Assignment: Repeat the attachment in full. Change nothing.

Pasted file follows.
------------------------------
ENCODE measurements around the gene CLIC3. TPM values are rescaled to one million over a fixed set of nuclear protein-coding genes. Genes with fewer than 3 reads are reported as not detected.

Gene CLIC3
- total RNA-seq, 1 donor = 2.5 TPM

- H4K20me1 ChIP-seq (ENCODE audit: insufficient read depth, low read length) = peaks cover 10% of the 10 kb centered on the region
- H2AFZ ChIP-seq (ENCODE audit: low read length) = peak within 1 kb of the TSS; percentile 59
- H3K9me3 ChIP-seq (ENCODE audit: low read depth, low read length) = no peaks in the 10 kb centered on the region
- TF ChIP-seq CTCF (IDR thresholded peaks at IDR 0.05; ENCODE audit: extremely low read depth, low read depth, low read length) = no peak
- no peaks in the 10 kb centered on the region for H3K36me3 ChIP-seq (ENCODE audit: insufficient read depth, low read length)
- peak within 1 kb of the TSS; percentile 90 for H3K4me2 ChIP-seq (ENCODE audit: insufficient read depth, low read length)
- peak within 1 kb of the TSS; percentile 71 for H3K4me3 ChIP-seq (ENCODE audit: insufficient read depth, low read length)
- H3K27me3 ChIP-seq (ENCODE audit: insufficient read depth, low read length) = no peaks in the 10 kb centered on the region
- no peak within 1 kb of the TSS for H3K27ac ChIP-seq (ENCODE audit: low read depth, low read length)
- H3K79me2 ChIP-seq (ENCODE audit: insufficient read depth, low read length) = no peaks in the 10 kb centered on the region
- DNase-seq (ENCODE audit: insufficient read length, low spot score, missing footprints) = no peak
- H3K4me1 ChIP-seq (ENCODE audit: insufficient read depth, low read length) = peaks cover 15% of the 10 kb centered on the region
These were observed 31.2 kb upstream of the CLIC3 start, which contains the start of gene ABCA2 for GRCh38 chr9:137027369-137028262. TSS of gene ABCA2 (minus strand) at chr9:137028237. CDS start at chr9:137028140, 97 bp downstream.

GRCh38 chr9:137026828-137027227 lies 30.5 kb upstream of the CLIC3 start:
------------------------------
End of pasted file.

ENCODE measurements around the gene CLIC3. TPM values are rescaled to one million over a fixed set of nuclear protein-coding genes. Genes with fewer than 3 reads are reported as not detected.

Gene CLIC3
- total RNA-seq, 1 donor = 2.5 TPM

- H4K20me1 ChIP-seq (ENCODE audit: insufficient read depth, low read length) = peaks cover 10% of the 10 kb centered on the region
- H2AFZ ChIP-seq (ENCODE audit: low read length) = peak within 1 kb of the TSS; percentile 59
- H3K9me3 ChIP-seq (ENCODE audit: low read depth, low read length) = no peaks in the 10 kb centered on the region
- TF ChIP-seq CTCF (IDR thresholded peaks at IDR 0.05; ENCODE audit: extremely low read depth, low read depth, low read length) = no peak
- no peaks in the 10 kb centered on the region for H3K36me3 ChIP-seq (ENCODE audit: insufficient read depth, low read length)
- peak within 1 kb of the TSS; percentile 90 for H3K4me2 ChIP-seq (ENCODE audit: insufficient read depth, low read length)
- peak within 1 kb of the TSS; percentile 71 for H3K4me3 ChIP-seq (ENCODE audit: insufficient read depth, low read length)
- H3K27me3 ChIP-seq (ENCODE audit: insufficient read depth, low read length) = no peaks in the 10 kb centered on the region
- no peak within 1 kb of the TSS for H3K27ac ChIP-seq (ENCODE audit: low read depth, low read length)
- H3K79me2 ChIP-seq (ENCODE audit: insufficient read depth, low read length) = no peaks in the 10 kb centered on the region
- DNase-seq (ENCODE audit: insufficient read length, low spot score, missing footprints) = no peak
- H3K4me1 ChIP-seq (ENCODE audit: insufficient read depth, low read length) = peaks cover 15% of the 10 kb centered on the region
These were observed 31.2 kb upstream of the CLIC3 start, which contains the start of gene ABCA2 for GRCh38 chr9:137027369-137028262. TSS of gene ABCA2 (minus strand) at chr9:137028237. CDS start at chr9:137028140, 97 bp downstream.

GRCh38 chr9:137026828-137027227 lies 30.5 kb upstream of the CLIC3 start: